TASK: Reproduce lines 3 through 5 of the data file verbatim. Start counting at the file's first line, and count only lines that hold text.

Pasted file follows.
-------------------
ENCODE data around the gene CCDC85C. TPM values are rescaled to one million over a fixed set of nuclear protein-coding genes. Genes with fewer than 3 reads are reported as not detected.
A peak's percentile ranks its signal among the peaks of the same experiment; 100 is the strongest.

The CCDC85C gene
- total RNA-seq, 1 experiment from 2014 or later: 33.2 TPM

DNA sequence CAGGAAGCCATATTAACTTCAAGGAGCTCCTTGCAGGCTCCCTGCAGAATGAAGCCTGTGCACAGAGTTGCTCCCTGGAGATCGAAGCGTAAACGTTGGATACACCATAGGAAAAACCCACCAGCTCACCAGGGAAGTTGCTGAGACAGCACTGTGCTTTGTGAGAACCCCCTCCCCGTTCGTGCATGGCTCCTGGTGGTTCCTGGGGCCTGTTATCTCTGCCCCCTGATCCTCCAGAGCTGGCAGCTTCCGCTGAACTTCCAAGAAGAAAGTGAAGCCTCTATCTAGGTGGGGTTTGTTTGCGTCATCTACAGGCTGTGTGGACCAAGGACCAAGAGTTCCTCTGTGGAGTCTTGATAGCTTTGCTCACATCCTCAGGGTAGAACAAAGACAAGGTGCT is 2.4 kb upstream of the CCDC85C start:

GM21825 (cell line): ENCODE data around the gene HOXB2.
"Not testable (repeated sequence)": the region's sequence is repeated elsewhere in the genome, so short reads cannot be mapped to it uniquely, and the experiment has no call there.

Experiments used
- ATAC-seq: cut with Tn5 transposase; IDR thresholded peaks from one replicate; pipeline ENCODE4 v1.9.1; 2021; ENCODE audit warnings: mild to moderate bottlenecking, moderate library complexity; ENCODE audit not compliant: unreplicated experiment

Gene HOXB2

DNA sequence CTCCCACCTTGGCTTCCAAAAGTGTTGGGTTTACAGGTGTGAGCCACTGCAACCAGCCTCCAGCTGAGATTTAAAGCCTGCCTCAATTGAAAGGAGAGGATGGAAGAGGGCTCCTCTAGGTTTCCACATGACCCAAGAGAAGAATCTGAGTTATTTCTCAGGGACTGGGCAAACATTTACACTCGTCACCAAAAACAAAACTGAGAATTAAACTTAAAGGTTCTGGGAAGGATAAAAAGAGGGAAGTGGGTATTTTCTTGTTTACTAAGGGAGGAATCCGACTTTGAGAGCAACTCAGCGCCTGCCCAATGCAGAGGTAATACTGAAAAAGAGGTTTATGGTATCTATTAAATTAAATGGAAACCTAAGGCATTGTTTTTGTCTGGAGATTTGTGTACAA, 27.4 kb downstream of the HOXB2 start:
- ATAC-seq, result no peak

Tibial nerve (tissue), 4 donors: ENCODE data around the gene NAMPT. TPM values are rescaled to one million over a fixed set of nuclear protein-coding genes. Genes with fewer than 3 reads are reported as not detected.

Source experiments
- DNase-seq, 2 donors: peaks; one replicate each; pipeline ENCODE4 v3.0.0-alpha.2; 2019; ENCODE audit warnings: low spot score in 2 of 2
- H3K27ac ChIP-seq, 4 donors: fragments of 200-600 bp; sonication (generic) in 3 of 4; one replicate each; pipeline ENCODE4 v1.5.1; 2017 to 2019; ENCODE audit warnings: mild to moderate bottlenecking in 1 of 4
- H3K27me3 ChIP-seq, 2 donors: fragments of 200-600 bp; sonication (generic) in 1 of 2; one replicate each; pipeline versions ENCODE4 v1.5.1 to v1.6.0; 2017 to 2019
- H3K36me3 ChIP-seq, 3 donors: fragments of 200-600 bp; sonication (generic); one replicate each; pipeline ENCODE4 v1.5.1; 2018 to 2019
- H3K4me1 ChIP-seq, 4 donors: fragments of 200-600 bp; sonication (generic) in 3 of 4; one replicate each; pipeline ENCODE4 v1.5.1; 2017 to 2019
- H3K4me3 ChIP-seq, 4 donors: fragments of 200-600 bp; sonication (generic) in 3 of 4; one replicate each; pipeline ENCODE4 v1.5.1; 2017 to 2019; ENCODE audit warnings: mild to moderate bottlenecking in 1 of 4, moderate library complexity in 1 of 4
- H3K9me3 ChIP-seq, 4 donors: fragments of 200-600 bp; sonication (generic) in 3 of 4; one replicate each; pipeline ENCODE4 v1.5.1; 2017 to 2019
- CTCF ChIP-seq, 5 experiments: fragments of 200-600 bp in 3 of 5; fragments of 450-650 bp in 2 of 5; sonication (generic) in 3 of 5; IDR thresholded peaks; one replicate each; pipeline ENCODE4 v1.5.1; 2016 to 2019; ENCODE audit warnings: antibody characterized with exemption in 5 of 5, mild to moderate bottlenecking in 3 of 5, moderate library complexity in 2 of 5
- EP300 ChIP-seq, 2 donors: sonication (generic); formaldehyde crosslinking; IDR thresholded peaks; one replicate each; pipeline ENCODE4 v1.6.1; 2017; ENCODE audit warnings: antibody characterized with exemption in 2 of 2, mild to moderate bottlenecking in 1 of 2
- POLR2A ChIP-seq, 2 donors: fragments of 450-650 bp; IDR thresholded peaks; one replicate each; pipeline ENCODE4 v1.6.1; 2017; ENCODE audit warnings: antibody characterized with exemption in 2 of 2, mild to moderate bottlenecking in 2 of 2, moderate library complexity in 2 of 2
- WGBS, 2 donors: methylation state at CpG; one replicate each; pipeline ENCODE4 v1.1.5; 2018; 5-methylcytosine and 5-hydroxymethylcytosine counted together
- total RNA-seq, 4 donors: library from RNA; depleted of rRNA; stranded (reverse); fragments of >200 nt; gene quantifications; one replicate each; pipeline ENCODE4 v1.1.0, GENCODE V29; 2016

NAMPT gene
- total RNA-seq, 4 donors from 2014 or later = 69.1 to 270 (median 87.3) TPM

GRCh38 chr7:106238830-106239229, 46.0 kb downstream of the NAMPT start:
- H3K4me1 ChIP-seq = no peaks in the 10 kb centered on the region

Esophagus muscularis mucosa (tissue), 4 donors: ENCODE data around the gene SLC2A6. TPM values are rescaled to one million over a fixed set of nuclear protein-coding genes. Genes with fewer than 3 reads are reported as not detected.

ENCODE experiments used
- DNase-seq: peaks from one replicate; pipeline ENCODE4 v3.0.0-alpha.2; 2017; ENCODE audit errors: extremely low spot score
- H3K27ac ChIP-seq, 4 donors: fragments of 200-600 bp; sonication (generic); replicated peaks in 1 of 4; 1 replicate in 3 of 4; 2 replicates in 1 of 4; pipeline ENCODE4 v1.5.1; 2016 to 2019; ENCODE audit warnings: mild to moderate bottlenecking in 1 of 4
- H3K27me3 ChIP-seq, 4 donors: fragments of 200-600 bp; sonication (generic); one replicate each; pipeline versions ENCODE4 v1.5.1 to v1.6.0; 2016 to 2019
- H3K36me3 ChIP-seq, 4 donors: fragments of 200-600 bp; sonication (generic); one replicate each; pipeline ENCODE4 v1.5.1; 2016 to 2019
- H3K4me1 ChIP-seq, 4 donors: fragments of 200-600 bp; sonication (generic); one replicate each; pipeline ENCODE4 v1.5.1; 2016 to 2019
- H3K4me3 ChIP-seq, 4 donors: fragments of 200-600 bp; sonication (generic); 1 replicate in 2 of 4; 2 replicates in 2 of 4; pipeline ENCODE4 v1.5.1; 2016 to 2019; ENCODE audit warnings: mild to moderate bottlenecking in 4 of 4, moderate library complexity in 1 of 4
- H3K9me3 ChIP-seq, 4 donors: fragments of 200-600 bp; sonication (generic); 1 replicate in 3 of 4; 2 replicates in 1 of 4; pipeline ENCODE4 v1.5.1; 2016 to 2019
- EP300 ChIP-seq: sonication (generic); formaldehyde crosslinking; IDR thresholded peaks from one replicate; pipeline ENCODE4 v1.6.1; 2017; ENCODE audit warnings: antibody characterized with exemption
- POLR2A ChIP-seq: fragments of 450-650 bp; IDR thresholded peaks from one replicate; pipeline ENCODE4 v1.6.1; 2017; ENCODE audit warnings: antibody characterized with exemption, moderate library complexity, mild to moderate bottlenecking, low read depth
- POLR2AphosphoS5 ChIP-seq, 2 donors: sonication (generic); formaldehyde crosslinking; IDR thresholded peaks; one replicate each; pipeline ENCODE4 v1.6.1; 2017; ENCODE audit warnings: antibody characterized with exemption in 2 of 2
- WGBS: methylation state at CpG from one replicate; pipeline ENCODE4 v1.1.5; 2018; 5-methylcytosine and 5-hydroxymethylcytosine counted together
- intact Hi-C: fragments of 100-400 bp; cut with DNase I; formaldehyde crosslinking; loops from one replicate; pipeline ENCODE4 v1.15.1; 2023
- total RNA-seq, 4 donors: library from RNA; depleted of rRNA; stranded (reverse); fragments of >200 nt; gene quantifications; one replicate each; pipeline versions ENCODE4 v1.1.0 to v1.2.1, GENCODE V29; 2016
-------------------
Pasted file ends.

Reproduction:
The CCDC85C gene
- total RNA-seq, 1 experiment from 2014 or later: 33.2 TPM

DNA sequence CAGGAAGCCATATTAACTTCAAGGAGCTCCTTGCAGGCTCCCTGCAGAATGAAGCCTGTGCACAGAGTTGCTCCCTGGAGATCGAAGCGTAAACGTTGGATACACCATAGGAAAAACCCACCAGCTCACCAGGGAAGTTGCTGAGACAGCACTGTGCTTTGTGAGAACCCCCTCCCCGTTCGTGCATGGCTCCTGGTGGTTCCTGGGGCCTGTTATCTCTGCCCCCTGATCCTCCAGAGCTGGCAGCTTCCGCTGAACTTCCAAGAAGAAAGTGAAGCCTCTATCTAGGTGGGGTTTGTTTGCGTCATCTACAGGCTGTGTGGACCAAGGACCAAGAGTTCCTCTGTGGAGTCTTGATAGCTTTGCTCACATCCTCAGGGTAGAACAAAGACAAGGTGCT is 2.4 kb upstream of the CCDC85C start: